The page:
Please check the notes above as they can all impact the timekeeping of a watch whether it be quartz or mechanic. If it is not an issue related to any of the situations outlined above it could be related to the hairspring.

Excessive gains are generally a result of impact/damage affecting the hairspring which causes it to bank over and overcompensate by running fast.

Possible cause: Unfortunately this is usually due to trauma (even an unnoticed knock in the wrong place can upset the delicate hairspring – see notes above).

FIX: Please unscrew/disengage the crown to stop the movement and return to the service centre asap.

Please fill out the service/repair form here and follow return instructions to ensure your job flows as smoothly as possible.  NB: please don’t return repair watches in large boxes as we will return ship in our special travel case.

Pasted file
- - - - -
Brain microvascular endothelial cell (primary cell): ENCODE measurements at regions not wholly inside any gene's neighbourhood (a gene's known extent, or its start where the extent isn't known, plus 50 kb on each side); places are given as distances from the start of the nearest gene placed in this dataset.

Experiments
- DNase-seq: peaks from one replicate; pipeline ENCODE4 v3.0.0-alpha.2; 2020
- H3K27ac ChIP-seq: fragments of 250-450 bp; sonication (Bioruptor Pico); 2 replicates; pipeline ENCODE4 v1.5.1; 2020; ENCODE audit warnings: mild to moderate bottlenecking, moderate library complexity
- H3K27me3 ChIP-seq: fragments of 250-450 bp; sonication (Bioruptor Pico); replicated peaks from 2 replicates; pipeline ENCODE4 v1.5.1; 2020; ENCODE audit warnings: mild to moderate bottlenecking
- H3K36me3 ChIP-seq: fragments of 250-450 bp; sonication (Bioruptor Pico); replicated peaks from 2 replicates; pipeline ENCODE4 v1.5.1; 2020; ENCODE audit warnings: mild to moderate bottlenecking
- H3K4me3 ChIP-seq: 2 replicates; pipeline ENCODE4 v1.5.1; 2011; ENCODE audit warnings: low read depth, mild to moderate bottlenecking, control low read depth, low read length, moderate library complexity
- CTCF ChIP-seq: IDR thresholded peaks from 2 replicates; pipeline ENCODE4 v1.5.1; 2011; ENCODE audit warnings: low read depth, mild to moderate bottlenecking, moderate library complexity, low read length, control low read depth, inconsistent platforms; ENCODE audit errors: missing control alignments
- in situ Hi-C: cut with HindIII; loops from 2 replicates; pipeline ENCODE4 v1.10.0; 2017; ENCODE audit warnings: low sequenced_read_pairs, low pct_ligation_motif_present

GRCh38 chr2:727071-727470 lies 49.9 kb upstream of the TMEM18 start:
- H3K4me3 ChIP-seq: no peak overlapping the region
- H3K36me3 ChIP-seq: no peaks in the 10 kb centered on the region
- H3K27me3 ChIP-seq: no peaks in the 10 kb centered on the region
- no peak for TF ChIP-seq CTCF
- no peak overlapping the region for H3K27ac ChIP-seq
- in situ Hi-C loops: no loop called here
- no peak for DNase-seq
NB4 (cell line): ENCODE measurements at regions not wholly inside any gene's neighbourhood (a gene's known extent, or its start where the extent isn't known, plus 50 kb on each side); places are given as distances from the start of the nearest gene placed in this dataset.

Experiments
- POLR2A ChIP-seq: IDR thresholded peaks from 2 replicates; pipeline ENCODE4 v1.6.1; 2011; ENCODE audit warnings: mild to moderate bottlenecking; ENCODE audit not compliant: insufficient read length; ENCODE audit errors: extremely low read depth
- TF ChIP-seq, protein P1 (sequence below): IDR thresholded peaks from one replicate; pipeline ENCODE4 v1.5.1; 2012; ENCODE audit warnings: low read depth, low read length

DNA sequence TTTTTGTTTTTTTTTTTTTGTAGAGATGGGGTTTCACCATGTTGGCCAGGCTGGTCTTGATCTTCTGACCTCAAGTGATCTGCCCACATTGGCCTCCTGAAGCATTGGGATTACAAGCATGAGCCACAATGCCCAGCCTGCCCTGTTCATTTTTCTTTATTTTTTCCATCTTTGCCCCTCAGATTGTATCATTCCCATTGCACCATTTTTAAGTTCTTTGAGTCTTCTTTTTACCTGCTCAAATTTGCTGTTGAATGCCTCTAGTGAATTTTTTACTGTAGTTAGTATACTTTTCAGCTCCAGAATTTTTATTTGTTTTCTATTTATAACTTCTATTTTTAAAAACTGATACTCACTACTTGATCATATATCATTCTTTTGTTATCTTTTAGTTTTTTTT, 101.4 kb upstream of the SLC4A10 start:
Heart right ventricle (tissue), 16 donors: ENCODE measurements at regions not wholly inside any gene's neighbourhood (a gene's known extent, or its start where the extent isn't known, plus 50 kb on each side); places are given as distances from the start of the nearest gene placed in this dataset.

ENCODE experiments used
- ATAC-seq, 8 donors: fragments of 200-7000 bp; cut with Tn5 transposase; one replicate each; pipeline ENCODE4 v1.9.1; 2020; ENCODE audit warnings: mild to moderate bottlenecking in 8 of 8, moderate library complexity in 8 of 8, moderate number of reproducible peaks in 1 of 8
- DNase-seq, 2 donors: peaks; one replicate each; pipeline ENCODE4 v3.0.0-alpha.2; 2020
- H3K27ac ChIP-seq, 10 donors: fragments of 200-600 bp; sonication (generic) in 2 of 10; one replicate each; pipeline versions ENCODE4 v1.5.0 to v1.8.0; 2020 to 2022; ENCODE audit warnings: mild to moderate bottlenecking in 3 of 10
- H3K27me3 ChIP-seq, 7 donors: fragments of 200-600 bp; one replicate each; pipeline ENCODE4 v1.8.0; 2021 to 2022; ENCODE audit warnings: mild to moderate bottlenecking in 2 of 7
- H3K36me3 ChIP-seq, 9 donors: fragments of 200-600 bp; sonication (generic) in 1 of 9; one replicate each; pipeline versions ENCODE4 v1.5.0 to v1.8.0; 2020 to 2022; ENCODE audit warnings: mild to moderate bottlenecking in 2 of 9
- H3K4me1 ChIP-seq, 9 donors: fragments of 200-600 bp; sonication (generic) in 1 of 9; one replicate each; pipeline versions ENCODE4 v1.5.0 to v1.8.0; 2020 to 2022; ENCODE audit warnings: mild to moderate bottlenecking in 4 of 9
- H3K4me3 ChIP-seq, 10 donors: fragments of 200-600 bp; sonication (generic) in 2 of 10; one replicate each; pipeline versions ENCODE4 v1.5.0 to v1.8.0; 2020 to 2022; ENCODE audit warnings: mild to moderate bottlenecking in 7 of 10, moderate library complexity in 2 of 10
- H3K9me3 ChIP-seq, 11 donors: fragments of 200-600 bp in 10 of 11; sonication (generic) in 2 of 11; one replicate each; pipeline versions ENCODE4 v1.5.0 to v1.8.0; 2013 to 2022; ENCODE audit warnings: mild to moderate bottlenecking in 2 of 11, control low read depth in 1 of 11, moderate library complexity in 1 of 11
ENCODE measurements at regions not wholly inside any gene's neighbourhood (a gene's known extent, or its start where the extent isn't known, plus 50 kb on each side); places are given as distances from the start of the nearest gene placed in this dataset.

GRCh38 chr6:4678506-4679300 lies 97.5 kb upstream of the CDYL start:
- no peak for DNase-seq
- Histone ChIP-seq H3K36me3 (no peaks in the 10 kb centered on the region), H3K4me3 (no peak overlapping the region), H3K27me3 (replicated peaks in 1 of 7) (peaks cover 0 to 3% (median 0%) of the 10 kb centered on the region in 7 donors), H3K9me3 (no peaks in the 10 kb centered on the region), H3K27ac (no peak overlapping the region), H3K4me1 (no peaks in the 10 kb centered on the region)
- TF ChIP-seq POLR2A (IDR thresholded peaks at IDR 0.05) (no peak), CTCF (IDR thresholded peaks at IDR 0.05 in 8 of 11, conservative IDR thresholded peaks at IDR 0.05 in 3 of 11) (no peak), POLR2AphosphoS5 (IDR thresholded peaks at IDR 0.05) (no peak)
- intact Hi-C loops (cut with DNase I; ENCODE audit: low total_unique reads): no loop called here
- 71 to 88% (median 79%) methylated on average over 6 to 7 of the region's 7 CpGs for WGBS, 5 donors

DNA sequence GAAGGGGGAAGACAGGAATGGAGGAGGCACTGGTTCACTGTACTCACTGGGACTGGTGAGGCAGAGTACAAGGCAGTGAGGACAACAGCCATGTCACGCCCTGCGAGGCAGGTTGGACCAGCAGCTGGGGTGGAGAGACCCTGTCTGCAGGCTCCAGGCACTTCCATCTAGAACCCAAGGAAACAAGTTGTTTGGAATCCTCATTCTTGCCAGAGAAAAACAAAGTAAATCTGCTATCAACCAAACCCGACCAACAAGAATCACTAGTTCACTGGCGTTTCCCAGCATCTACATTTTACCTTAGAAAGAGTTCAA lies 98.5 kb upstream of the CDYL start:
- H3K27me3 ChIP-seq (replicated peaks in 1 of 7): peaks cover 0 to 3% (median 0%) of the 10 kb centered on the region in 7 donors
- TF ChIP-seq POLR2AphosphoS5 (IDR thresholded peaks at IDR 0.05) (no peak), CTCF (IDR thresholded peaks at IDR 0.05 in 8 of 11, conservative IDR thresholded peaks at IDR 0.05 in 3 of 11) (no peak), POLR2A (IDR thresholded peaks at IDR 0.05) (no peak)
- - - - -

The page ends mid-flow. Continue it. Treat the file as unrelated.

Questions about purchasing

Do you offer finance options for watch purchases?

We understand that a watch is a significant purchase as well as an emotional one so we are more than happy to offer several payment options to get your dream watch on your wrist quicker.

– We accept all major credit cards with a flat fee of 1.5% to the total sale
– A lay-by payment plan allows you to secure your watch with a 20% deposit and pay it off in regular instalments over a 6-12 month period depending upon the total cost.